By Rajan Kumar
Whenever Russia is shunned and humiliated by the West, it scouts for partners in the East. This time the task is much easier because China, a global power by any reckoning, is encountering identical threats and warnings from Washington. Russia and China have developed a robust partnership in the spheres of military, economy and political cooperation. China supplants the West in every sense barring the cultural space. In cultural terms, Russia always identifies itself as a Western or a Eurasian state, and never an Eastern one.
Russia and China have forged a deep and enduring strategic partnership at the regional and global level. Washington's policies to contain the economic spread of China and military influence of Russia have brought them together. In its recently released White Paper, China accused the US of undermining global and regional stability. In the history of their relationship right since 1949, Russia and China never came as close as they are today. They have reached a level of bonhomie, which even socialist solidarity could not achieve. Andrei Denisov, Russia's ambassador to China, described the relationship as the "best period in the history of their partnership".
President Xi Jinping's visit to Russia in June 2019 underscored the high level of strategic and economic cooperation. The bilateral trade reached a whopping $108 billion, growing more than 25 percent last year. Russia pivoted towards China following a series of economic sanctions imposed by the US since the re-incorporation of Crimea in 2014. Energy is the main item of Russia's export to China, but they have expanded their cooperation in the field of connectivity, space, agriculture, scientific research, and tourism. Russia witnessed high growth in the number of Chinese tourists visiting the country. They have signed agreements to develop the Arctic route for connecting Asia with Europe.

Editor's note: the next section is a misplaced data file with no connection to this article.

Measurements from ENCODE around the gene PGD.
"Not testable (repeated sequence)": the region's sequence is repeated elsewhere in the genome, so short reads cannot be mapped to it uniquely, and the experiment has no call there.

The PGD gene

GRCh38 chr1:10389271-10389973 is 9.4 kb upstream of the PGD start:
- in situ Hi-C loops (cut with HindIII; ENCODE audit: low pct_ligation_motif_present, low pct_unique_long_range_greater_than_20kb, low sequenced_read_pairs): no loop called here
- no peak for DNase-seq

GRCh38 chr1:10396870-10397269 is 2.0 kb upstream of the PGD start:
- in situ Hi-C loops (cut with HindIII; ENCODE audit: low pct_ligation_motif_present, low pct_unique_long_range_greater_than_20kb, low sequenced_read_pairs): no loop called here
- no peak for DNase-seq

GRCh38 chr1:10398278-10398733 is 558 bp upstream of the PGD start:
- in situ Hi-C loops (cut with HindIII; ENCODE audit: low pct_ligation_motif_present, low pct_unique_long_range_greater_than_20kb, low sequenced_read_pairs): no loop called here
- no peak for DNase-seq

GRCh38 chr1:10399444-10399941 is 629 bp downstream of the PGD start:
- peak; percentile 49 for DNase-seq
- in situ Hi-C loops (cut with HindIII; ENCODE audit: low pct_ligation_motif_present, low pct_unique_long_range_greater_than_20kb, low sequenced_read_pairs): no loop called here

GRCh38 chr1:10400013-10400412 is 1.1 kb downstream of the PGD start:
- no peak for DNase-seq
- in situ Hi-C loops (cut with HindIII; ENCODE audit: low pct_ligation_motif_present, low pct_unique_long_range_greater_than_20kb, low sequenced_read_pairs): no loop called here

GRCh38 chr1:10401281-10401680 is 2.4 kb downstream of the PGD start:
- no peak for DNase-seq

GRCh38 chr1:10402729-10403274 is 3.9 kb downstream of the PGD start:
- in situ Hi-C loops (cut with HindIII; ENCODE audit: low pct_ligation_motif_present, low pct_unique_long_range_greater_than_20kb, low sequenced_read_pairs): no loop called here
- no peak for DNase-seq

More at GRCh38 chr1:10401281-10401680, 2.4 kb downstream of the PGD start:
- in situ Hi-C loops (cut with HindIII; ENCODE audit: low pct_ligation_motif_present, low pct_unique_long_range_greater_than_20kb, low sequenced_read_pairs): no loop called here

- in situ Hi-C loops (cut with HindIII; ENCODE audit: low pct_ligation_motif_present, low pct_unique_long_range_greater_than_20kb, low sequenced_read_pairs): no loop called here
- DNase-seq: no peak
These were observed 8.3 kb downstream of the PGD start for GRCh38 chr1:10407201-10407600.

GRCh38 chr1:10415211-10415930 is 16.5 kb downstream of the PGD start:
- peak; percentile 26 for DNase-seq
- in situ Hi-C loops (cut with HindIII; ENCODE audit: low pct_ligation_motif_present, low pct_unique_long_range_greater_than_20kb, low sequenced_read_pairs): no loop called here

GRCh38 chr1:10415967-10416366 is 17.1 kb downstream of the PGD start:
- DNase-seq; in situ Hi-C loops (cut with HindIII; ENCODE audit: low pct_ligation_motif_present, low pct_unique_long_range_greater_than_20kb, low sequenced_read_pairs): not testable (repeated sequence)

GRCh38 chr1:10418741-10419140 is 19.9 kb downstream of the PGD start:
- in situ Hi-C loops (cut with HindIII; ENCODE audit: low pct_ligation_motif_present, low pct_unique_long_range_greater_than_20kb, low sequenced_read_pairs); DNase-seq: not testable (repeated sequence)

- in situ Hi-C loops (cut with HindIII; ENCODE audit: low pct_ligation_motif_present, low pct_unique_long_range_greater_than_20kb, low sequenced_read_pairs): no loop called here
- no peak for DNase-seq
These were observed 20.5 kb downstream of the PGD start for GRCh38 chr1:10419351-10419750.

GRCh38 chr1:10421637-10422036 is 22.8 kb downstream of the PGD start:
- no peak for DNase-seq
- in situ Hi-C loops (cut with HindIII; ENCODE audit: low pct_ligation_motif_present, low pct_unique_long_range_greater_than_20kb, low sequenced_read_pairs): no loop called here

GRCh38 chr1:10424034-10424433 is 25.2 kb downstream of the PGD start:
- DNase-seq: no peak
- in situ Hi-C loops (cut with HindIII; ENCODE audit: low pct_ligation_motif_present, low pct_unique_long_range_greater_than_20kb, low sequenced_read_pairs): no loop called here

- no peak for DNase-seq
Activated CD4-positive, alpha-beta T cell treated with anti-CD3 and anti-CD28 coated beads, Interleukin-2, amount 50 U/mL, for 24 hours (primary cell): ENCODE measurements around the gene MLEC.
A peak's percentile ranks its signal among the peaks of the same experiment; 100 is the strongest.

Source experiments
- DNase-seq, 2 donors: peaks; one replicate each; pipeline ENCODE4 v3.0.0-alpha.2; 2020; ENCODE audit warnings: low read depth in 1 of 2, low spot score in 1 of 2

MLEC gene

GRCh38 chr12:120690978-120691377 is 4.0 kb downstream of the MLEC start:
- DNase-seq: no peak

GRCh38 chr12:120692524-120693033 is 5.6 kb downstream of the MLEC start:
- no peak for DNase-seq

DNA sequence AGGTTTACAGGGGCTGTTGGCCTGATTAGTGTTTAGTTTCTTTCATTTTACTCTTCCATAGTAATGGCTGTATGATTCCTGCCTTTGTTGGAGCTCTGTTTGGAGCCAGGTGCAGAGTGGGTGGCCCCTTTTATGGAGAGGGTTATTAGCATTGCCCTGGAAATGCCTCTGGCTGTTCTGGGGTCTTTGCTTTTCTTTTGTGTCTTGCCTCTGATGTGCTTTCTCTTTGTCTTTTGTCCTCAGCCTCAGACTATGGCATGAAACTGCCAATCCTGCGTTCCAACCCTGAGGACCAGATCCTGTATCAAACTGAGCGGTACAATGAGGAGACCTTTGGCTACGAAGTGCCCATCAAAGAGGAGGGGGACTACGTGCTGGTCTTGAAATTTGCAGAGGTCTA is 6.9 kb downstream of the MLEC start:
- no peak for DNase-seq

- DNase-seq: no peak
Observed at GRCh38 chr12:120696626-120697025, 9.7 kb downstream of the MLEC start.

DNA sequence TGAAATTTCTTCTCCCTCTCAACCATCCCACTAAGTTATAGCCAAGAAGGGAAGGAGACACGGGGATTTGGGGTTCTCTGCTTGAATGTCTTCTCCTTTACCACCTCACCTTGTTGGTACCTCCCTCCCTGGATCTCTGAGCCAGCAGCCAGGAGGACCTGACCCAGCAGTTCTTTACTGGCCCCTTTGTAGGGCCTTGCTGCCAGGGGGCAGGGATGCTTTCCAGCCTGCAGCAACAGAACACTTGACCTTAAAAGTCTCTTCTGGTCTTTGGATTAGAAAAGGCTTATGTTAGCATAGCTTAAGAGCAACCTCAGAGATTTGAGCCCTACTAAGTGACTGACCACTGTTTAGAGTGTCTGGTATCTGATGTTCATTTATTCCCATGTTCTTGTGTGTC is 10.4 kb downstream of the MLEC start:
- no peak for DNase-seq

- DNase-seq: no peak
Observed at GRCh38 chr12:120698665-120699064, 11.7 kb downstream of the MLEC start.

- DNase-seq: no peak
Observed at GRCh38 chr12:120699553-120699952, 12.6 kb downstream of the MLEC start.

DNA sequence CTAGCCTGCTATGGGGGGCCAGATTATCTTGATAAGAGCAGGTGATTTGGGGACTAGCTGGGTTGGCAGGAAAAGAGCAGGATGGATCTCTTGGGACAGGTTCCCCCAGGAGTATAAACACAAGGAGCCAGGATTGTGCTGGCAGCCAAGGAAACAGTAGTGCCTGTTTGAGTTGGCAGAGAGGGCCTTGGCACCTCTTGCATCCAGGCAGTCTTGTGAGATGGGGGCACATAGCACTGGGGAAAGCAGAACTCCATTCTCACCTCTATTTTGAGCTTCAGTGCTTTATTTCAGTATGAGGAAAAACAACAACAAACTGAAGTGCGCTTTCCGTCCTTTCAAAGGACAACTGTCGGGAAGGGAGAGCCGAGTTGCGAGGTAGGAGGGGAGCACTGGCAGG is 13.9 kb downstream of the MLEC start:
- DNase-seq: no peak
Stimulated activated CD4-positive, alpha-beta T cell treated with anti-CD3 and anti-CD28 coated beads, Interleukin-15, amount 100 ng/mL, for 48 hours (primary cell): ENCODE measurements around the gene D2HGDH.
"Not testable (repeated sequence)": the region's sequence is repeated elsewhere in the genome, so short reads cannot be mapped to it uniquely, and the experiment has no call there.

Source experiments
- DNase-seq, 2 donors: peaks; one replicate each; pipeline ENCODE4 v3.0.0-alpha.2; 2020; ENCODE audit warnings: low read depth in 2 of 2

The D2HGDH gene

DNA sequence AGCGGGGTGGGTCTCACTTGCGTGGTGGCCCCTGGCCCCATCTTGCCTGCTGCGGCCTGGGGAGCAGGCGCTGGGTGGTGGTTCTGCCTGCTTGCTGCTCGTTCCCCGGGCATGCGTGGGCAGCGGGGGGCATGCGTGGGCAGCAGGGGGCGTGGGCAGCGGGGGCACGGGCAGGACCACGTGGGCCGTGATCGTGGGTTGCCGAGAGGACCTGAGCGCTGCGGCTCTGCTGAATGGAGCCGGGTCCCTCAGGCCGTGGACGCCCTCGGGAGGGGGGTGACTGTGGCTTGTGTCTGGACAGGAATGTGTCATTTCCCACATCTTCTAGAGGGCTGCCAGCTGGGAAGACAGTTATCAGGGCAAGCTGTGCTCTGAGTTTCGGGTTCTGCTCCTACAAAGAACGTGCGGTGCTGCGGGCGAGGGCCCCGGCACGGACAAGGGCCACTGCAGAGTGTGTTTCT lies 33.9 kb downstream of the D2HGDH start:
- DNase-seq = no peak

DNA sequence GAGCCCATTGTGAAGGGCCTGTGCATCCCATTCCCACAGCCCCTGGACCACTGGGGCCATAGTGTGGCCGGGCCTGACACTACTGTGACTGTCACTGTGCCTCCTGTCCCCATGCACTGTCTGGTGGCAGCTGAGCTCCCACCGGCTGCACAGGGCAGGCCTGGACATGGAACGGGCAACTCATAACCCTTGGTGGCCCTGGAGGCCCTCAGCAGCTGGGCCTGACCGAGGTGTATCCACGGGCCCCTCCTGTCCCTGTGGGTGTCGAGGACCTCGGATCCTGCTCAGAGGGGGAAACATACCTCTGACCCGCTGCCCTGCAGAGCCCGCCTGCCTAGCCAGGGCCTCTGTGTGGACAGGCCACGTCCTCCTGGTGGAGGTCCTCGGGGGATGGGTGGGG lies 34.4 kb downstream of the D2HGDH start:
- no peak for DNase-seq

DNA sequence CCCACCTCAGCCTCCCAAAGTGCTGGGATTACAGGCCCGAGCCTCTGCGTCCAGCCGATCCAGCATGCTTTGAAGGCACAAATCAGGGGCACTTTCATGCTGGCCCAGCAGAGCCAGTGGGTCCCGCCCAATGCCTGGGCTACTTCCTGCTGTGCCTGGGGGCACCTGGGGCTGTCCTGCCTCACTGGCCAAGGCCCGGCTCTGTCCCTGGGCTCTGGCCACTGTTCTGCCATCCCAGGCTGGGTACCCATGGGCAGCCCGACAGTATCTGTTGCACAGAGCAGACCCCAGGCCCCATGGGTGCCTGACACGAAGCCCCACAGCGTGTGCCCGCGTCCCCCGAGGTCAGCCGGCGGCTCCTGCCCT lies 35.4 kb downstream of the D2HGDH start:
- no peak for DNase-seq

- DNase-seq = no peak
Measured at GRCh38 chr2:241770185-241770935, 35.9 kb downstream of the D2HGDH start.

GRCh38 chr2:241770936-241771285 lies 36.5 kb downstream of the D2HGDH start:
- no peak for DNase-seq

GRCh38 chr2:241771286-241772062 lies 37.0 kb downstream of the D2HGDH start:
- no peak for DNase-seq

Russia is an active participant in the Belt and Road initiative of China (BRI). They are working towards the integration of the Eurasian Economic Union (EEU) with the BRI. Russia is the leading provider of security in Eurasia, while China has become the prime source of investment. Eurasia is the key to China's land connectivity to Europe. Russia still dominates the political and cultural landscape of Central Asia, but China has broken its monopoly over energy. There is a direct pipeline for unhindered supply of Kazakh oil and Turkmen gas to China. Russia signed the most significant gas contract of $400 billion with China in 2014. The dominance of state enterprises in the energy sector in both countries has made the task easier.
The military cooperation between the two countries is expanding to an unprecedented level. Russia is the main supplier of fighter planes and other sophisticated weapons to China, including commitments for S400 ground-to-air missile defense system and SU-35 jets. They regularly participate in joint military exercises. The first joint air patrol over the Sea of Japan in July 2019 raised alarms in Seoul, Tokyo and Washington. Apparently, Russian Tu 95 bombers and Chinese H-6 warplanes entered the airspace of South Korea. Russia denied such charges.
The West considers this partnership as "opportunistic and unnatural" which is bound to crumble – the way it happened in the post-Stalin period. Western analysts magnify fissures and showcase Russia as a "junior partner," in an attempt to downgrade its status and project it as a subordinate player. What is missing in such analyses, however, is the larger and more nuanced understanding of the implications of this relationship on the emerging global order.